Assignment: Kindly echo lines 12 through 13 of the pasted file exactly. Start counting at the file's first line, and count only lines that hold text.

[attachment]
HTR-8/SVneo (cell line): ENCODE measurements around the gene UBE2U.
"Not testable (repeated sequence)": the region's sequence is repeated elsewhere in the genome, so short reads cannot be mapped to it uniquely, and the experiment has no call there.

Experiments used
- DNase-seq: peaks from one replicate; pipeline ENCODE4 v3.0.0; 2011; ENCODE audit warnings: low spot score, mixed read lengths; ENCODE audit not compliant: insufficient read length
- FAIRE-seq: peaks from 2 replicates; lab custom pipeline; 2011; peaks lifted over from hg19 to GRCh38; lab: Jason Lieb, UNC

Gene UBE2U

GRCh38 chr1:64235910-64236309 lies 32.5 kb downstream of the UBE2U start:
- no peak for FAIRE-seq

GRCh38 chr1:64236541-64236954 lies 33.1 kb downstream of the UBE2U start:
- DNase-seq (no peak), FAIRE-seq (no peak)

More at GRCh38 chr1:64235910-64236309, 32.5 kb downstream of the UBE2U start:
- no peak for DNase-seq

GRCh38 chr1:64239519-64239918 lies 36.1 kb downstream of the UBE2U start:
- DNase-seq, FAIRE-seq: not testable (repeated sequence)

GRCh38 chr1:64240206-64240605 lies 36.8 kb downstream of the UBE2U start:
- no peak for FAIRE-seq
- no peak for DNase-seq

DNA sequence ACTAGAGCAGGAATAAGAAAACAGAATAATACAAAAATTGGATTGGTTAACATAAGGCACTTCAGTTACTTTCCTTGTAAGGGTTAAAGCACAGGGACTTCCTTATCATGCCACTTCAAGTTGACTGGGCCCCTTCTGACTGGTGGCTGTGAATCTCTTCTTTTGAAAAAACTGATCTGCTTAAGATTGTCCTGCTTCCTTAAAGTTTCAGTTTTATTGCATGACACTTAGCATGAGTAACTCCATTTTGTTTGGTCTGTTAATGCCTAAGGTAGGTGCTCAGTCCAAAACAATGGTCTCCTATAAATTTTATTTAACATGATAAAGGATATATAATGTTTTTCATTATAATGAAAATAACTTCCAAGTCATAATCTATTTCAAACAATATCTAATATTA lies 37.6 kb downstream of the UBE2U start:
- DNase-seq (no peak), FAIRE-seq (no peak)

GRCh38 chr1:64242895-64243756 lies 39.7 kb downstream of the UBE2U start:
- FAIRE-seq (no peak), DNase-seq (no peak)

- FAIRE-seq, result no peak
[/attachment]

- no peak for DNase-seq

GRCh38 chr1:64239519-64239918 lies 36.1 kb downstream of the UBE2U start: